She isn’t cheap. She’s thrifty. She does her homework. She is confident, charming, composed, and at rare times impatient. She allows her Prime Ministers (twelve in all – eight seen here – not in chronological order) twenty minutes of her valuable time once a week in a private meeting to bring her up to speed on matters of state in this intriguing new play THE AUDIENCE by Peter Morgan who also wrote THE QUEEN. Same Queen. Same actress. Both a class act. She is Helen Mirren portraying Queen Elizabeth II. And doing so brilliantly with a droll sense of humor, ram rod posture and her infamous handbag.
Costumes and wigs are magically changed as the different men and one woman visit. As do her figure and stance. She listens. Has no power. Must support her Prime Minister at all costs. But she is smart and well-read and has a few papers up her own sleeve to question her sometimes shy, sometimes uncomfortable, sometimes overbearing PMs.
It’s a fascinating glimpse into what makes Queen Elizabeth tick as she reveals that she “loathes the palace” and is “happiest on the water” – Hail Britannia! Or having a picnic in the rain with her corgis at Castle Balmoral.
The scenes between her younger self (a very special Sadie Sink who alternates with Elizabeth Teeter) are quite clever, tender and theatrically brilliant. One of the fine details supplied from director Stephen Daldry.
The military precision of the two handsome and young white gloved footmen who add or subtract certain pieces of furniture as the scenes change contribute to the glamor of royal pageantry that the excellent Geoffrey Beevers (who is our guide through the 6o years of Elizabeth’s reign) has set up.
The spectacular sets and costumes by Bob Crowley are award winners to be. As is the lighting design by Rick Fisher. The coronation scene at the end of Act I is sumptuous and majestic.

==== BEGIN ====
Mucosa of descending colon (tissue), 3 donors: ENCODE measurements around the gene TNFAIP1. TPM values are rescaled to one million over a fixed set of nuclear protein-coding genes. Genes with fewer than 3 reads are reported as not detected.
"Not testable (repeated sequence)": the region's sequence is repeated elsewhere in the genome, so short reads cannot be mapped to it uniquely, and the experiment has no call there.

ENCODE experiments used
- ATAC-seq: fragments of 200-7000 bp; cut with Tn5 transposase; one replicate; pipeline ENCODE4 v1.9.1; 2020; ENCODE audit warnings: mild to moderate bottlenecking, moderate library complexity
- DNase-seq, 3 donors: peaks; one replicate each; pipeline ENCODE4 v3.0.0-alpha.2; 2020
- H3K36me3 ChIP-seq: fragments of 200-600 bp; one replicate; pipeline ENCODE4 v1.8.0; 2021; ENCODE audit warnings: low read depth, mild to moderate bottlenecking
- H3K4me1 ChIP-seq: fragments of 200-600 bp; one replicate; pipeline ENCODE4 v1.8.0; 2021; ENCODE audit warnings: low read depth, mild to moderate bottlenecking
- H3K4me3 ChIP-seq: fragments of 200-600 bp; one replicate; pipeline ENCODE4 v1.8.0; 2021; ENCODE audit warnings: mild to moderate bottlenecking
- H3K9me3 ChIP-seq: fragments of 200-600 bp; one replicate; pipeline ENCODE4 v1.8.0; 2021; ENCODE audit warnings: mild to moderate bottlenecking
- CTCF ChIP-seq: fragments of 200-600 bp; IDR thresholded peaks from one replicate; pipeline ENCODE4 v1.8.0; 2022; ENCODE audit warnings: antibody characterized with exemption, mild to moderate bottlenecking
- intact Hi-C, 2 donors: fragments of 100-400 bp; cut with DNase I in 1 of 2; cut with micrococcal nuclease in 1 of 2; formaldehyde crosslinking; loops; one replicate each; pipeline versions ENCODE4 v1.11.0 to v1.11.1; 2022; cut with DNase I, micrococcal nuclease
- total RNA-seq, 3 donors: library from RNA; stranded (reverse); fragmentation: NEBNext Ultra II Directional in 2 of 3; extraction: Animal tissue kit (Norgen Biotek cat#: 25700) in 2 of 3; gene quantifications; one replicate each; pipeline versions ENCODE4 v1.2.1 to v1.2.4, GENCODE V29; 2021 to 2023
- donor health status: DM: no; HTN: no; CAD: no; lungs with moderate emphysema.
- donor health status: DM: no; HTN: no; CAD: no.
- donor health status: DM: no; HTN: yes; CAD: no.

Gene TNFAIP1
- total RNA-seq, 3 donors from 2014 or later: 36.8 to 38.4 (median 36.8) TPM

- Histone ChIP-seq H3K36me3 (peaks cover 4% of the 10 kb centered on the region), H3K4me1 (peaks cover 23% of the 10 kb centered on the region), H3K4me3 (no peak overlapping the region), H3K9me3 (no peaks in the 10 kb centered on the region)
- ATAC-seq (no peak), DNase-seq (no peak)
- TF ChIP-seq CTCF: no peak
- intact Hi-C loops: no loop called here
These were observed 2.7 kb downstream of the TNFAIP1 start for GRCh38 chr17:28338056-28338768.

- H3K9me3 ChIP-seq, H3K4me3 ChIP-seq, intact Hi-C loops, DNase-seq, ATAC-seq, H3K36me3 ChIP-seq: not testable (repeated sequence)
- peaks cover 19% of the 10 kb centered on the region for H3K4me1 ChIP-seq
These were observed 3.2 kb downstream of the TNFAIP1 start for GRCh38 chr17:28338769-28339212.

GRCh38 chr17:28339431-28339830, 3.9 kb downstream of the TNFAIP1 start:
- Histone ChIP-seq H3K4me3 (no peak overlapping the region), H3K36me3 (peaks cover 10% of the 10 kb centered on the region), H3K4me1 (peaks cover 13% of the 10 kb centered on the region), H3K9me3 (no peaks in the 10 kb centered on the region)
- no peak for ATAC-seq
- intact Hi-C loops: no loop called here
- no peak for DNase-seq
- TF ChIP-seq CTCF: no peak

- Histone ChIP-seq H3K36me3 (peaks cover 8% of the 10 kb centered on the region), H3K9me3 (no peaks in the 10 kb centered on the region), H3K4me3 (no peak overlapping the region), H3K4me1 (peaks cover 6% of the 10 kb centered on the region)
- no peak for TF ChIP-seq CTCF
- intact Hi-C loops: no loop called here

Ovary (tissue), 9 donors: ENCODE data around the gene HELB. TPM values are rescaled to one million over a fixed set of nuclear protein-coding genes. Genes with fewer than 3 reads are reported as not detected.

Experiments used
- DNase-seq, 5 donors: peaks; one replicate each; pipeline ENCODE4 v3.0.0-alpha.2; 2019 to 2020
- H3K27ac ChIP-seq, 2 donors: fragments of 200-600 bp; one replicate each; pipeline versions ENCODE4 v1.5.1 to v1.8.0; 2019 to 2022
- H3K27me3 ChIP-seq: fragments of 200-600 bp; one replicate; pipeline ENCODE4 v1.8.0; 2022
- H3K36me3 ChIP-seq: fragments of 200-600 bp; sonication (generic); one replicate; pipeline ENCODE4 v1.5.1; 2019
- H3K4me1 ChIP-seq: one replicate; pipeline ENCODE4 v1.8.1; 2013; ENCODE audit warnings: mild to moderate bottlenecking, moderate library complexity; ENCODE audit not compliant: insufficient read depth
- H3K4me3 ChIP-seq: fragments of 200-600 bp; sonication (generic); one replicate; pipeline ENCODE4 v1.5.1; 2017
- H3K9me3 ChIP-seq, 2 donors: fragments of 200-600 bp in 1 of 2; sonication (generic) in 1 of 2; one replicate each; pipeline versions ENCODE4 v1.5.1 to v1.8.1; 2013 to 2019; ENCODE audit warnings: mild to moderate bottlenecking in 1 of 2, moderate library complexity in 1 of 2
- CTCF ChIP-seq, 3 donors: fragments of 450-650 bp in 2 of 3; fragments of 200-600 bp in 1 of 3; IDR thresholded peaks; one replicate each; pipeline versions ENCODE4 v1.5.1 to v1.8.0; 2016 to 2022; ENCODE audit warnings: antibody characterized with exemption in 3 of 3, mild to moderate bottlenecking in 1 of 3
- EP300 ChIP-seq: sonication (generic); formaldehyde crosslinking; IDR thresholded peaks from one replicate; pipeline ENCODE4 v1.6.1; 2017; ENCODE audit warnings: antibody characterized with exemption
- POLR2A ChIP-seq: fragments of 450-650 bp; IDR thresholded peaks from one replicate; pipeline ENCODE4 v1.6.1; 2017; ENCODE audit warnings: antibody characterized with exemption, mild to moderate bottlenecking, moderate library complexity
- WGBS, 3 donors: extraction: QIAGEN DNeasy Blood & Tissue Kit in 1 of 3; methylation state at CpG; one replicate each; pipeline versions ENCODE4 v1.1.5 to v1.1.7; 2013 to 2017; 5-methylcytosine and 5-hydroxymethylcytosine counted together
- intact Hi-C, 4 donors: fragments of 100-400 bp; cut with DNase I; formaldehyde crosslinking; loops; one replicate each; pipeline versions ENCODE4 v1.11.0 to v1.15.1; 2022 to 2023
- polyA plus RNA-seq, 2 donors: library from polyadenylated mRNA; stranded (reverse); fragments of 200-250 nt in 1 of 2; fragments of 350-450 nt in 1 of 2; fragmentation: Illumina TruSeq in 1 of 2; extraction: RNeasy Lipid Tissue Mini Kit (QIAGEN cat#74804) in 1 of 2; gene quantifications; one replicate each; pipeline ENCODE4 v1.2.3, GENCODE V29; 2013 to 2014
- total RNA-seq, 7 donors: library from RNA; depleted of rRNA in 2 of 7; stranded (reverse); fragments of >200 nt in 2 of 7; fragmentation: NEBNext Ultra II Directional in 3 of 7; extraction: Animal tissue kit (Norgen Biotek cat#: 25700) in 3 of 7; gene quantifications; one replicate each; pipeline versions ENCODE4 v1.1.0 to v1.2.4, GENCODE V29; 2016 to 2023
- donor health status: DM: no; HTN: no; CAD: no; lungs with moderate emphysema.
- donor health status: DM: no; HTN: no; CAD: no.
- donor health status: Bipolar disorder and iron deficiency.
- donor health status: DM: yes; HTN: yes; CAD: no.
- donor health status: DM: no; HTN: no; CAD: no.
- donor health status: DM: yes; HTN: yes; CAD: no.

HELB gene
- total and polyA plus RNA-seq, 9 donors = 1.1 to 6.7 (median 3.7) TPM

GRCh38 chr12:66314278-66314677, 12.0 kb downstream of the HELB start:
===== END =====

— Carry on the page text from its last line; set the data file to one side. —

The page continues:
The entire cast is quite good. Churchill (Dakin Matthews) and Margaret Thatcher (Judith Ivey an odd choice) are the two most obvious PMs. There is a handy reference guide of the inhabitants of 10 Downing Street to assist in identifying the others (who are not distinctive enough): John Major (Dylan Baker) Anthony Eden (Michael Elwyn) Harold Wilson (Richard McCabe) Gordon Brown (Rod McLachlan) and Rufus Wright who portrays both David Cameron and Tony Blair that leads to a bit of confusion.
The imagined dialogue at these tete-a-tetes include the Suez crisis, sanctions for South Africa, Charles and Diana, holiday houses in the country and a delay tactic of using a photo shoot to delay her scheduled meeting and her desire not only to be a great Queen but a great mother and wife. There was always a war or crisis pending and Elizabeth always asks – “Well what will be the outcome?”
It has indeed been very good for Queen Elizabeth as she is still on the throne and has no intention of leaving. She is rarely ill and in good spirits outwardly. THE AUDIENCE shows a bit of her inner turmoil and determination. At the Schoenfeld Theatre 45th Street.
Photos: Joan Marcus
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